In 2013, Cisco issued a ‘field notice’ warning of a problem with its very expensive 3650 and 3850 Series Switches, used in many datacenters around the world.
That field notice detailed a major problem with the switches, discovered after they were released: plugging in a cable could wipe them entirely in just a few seconds.
The cables, which are sometimes accidentally used in datacenters, feature a protective boot that sticks out over the top to ensure the release tab isn’t accidentally pressed or broken off, rendering the cable useless.
That boot would hit the reset button which happened to be positioned directly above port one of the Cisco switch, which causes the device to quietly reset to factory settings.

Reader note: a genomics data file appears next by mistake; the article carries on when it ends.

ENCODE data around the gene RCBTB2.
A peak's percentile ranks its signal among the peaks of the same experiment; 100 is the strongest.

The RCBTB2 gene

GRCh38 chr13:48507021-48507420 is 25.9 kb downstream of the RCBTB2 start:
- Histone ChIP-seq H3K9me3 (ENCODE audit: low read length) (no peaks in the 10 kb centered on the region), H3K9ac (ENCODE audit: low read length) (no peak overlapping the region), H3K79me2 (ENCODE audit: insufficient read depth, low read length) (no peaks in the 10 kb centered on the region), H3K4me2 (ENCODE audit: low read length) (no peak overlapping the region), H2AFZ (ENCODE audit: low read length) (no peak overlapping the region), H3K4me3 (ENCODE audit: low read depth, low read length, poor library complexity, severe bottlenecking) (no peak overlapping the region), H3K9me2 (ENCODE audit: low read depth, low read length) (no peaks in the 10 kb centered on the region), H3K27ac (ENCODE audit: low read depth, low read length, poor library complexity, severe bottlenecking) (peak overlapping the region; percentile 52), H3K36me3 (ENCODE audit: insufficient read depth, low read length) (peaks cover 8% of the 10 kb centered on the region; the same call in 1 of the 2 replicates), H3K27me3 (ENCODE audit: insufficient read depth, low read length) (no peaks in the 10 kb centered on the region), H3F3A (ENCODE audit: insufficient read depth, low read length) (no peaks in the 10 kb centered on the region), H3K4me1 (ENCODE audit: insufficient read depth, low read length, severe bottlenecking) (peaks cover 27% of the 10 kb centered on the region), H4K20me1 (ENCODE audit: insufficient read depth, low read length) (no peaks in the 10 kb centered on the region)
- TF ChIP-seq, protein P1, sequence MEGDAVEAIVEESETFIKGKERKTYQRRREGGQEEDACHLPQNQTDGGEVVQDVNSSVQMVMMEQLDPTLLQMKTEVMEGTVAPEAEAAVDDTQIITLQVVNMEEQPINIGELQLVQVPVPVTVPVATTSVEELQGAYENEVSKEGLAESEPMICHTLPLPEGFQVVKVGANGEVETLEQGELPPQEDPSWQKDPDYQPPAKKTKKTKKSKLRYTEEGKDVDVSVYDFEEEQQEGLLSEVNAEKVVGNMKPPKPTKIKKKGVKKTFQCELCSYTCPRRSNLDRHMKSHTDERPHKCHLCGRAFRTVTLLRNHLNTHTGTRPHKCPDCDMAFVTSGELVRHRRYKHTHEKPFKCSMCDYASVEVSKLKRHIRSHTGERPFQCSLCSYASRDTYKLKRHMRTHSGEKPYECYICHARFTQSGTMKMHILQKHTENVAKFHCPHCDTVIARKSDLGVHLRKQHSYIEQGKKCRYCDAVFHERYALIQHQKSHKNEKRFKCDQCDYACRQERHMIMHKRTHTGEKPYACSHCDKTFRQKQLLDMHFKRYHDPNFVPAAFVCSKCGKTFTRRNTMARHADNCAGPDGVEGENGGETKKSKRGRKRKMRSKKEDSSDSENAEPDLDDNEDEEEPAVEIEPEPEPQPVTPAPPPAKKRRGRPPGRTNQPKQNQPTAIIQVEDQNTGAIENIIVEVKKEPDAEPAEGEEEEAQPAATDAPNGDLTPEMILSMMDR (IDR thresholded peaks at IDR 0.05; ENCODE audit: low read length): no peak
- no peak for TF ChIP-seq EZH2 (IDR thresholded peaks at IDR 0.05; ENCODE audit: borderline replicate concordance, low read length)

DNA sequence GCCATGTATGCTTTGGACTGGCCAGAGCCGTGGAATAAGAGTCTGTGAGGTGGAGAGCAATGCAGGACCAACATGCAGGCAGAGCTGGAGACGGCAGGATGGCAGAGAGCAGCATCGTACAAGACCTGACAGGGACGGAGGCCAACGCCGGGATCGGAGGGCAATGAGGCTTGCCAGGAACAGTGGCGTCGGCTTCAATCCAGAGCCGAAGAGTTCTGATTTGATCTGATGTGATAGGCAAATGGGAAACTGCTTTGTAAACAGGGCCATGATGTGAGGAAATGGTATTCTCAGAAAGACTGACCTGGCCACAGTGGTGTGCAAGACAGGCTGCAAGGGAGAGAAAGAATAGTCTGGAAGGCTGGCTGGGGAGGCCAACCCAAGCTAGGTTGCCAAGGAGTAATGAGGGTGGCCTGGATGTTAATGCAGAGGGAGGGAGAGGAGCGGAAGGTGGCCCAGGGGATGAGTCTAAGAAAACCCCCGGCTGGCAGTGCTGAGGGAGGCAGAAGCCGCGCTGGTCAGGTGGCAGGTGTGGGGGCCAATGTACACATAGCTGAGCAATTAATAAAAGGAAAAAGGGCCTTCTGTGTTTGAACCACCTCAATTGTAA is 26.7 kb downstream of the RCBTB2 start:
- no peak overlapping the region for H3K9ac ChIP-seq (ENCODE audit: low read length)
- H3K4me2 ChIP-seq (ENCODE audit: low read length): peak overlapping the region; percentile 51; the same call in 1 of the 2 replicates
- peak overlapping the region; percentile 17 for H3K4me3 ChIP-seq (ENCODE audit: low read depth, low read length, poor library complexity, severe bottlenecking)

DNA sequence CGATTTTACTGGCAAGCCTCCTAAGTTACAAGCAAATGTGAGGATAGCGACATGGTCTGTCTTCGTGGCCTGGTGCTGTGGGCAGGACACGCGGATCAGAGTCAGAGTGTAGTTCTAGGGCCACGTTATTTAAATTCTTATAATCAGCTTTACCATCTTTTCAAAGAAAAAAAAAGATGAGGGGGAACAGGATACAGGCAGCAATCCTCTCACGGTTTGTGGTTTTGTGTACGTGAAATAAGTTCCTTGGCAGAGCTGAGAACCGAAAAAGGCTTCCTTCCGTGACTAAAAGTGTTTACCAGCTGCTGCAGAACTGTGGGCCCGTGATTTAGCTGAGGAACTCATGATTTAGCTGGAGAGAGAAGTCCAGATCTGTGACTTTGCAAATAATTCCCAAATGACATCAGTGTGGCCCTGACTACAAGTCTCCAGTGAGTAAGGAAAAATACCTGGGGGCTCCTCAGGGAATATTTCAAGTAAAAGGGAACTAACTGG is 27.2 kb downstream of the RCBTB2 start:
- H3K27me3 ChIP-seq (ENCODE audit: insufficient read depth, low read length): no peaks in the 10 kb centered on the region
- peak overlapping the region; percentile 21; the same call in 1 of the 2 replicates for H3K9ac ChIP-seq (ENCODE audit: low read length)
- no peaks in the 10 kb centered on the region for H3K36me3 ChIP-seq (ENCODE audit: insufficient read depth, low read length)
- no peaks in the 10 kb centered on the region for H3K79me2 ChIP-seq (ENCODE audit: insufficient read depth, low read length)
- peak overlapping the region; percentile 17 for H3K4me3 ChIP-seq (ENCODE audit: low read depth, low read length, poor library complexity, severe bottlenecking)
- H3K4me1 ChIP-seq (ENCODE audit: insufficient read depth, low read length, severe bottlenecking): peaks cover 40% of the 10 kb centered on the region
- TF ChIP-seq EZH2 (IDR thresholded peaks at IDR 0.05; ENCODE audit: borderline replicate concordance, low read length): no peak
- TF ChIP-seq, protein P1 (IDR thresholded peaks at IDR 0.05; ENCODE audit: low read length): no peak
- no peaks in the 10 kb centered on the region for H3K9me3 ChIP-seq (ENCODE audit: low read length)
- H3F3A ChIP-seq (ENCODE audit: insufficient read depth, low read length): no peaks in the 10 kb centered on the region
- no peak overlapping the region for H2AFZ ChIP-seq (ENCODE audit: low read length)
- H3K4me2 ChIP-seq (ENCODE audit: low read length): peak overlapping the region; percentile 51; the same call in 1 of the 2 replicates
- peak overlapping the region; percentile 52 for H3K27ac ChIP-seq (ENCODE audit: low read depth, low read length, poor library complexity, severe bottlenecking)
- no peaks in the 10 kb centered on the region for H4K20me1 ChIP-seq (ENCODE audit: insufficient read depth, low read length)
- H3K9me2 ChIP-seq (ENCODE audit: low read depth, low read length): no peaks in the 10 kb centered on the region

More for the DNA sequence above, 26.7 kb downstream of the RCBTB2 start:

Such a situation could cause a problem in any size datacenter, where these switches and cables are commonly used. If someone plugged in a cable to port one unknowingly pushing the button, they’d possibly be taking down the entire network without even realizing it. If your switches are configured right, however, the blip should be only brief.
It’s amazing that Cisco didn’t catch this before the device was released, let alone that the ‘fix’ for the problem which suggests using a different cable or cutting off the boot.
There’s an easy way to prevent it happening at all, by disabling the button, but I’m sure this caught out many network engineers well before they realized the ridiculous problem responsible for taking down their entire network.
Spotted by @liamosaur
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